A deferred annuity gives the customer a sum of money at some point in the future. Depending on the contract, the insurance company might pay that sum in a single payment, or it could pay out the money over a period of time, such as monthly for 25 years or for the remainder of the customer’s life.
The Benefits of a Deferred Annuity
“If a thing is worth doing, it is worth doing well. If it is worth having, it is worth waiting for. If it is worth attaining, it is worth fighting for. If it is worth experiencing, it is worth putting aside time for.” — Oscar Wilde
It can be a struggle to be patient as we live in an age of instant gratification. But, some things are absolutely better when you have to wait for them. It could be that vacation you booked a year ago, the release of a new book, album, or movie, or that bottle of bubbly you’ve been saving for a special day. And, while it may sound cheesy, the same is true with annuities — specifically, a deferred annuity.
A deferred annuity is an insurance contract that promises income at a future date. That means you can’t touch your money until the specified date that you agreed up in your contract.
But why would you want to delay accessing your money? As the J.G. Wentworth tagline used to exclaim, “It’s my money and I need it now!”
The main reason? All of the earnings on the premium grow tax-deferred. And your money will continue to accumulate until it’s withdrawn.
What’s more, a deferred annuity ensures that you’ll have a steady income throughout your golden years. And, according to the LIMRA Secure Retirement Institute, deferred annuities are forecast to have the largest growth rates over the next few years.
If you truly need your money now, then that’s something you need to consider when purchasing an annuity. You have the option to start receiving payments within a year. This is called an immediate annuity. But, if you’re financially stable for the foreseeable future, then go ahead and wait to collect your money.
Or, you might be able to have your cake and eat it too with a split-funded annuity. This strategy allows you to take advantage of the benefits of both immediate and deferred annuities.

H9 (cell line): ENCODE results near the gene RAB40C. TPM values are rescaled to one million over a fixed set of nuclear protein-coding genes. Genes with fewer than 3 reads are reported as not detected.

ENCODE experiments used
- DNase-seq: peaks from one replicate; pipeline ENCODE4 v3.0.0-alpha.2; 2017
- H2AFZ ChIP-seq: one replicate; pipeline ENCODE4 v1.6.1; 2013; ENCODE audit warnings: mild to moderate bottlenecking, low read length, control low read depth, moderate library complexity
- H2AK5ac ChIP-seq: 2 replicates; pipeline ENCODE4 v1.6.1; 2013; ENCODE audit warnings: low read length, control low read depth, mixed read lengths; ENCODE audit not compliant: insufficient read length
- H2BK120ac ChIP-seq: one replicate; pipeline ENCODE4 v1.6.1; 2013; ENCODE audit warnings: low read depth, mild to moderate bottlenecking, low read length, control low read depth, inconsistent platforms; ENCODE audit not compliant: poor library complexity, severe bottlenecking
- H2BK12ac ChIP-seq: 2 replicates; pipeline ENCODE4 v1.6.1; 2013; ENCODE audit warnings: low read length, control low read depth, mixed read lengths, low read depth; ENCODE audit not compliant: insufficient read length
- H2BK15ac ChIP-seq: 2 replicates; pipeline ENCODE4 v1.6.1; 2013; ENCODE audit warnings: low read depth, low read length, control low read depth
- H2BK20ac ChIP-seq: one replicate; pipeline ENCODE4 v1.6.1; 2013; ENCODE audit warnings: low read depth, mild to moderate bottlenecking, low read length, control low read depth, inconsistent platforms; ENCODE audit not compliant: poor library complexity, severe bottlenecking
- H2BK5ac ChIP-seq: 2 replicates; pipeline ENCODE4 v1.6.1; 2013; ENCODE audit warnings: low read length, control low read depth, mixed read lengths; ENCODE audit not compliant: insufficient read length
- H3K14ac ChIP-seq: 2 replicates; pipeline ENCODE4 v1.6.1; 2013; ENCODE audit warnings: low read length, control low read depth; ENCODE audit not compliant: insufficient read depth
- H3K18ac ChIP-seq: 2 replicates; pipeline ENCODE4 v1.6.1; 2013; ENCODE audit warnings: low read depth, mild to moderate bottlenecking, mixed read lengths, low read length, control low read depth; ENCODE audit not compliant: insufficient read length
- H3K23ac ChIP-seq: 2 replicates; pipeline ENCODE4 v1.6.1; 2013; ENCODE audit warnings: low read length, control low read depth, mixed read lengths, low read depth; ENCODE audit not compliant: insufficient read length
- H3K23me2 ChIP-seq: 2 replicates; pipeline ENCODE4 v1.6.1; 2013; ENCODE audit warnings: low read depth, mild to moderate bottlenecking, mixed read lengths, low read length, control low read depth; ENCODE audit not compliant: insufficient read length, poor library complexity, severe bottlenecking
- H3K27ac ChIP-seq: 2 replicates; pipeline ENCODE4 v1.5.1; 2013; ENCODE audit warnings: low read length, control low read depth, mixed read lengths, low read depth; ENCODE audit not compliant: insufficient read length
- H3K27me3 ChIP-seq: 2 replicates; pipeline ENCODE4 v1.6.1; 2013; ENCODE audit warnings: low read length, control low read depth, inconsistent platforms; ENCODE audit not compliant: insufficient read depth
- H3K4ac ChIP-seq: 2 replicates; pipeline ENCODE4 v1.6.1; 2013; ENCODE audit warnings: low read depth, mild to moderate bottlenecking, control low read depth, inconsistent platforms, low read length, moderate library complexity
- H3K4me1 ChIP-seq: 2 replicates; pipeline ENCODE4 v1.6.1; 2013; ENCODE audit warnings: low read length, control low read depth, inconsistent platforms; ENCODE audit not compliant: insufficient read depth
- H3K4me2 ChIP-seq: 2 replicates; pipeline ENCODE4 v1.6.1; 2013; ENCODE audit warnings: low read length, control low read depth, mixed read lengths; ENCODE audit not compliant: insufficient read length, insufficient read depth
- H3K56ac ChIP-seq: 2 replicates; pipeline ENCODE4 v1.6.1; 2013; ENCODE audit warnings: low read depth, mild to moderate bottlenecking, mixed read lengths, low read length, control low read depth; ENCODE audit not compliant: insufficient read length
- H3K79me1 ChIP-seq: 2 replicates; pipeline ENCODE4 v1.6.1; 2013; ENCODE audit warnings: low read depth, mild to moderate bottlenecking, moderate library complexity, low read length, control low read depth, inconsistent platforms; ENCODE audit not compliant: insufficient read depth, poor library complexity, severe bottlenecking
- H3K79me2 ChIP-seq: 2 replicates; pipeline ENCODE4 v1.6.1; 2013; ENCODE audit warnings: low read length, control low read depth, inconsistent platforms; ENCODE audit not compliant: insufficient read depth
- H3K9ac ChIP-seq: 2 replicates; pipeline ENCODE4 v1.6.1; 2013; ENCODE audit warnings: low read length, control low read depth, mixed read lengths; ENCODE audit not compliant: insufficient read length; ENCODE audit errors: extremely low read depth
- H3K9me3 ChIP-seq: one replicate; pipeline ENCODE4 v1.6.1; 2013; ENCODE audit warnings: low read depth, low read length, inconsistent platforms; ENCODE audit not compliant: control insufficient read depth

But, for the time being, let’s dig deeper into deferred annuities to make sure that it’s something that you’re willing to wait for.
What is a Deferred Annuity?
Also referred to as a longevity annuity or deferred income annuity (DIA), a deferred annuity is guaranteed income that you purchase from an insurance company. In addition to having a tax-deferred status, this reduces the risk of your outliving your savings.
When you purchase a deferred annuity, you’re committing money today in exchange for a monthly paycheck. This money will keep flowing in as long as you’re kicking and breathing. In short, think of this as a pension that you’re bought for yourself.
Usually, you purchase a deferred annuity in one lump-sum premium. But, you may be able to make a series of payments as well. The insurance company then promises to give you a steady, guaranteed paycheck for life.
The size of your check is specified upfront and is based on factors like you’re age, gender, and premium. And, you’ll usually begin receiving these checks anywhere from 2 to 40 years after the premium was paid.
That annuity delivers two key benefits.
1. A guaranteed income.
A customer who chooses to take a deferred monthly payment for the rest of their life will know they’ll have a set amount of money coming to them each month until they die. That makes a deferred annuity a useful supplement to a pension fund.
Pensions alone are rarely enough to live on through retirement years, so buying an annuity provides another kind of income to see someone through their life after work. And if the owner of the annuity dies before receiving payouts, an heir can often inherit the account.
2. Tax deferment.
Annuities have two phases. During the accumulation phase, the customer puts money into their fund. During the payout phase, they receive their returns. The tax on the growth enjoyed by money placed in an annuity is deferred until the payout phase. At that point, the income from an annuity is taxed at the customer’s usual income tax rate.
A deferred annuity, then, functions as a kind of savings plan. It enables people to put money away for the future and know that it’s available when they stop working. But it does come with some important caveats.
Accumulation and Payout Phases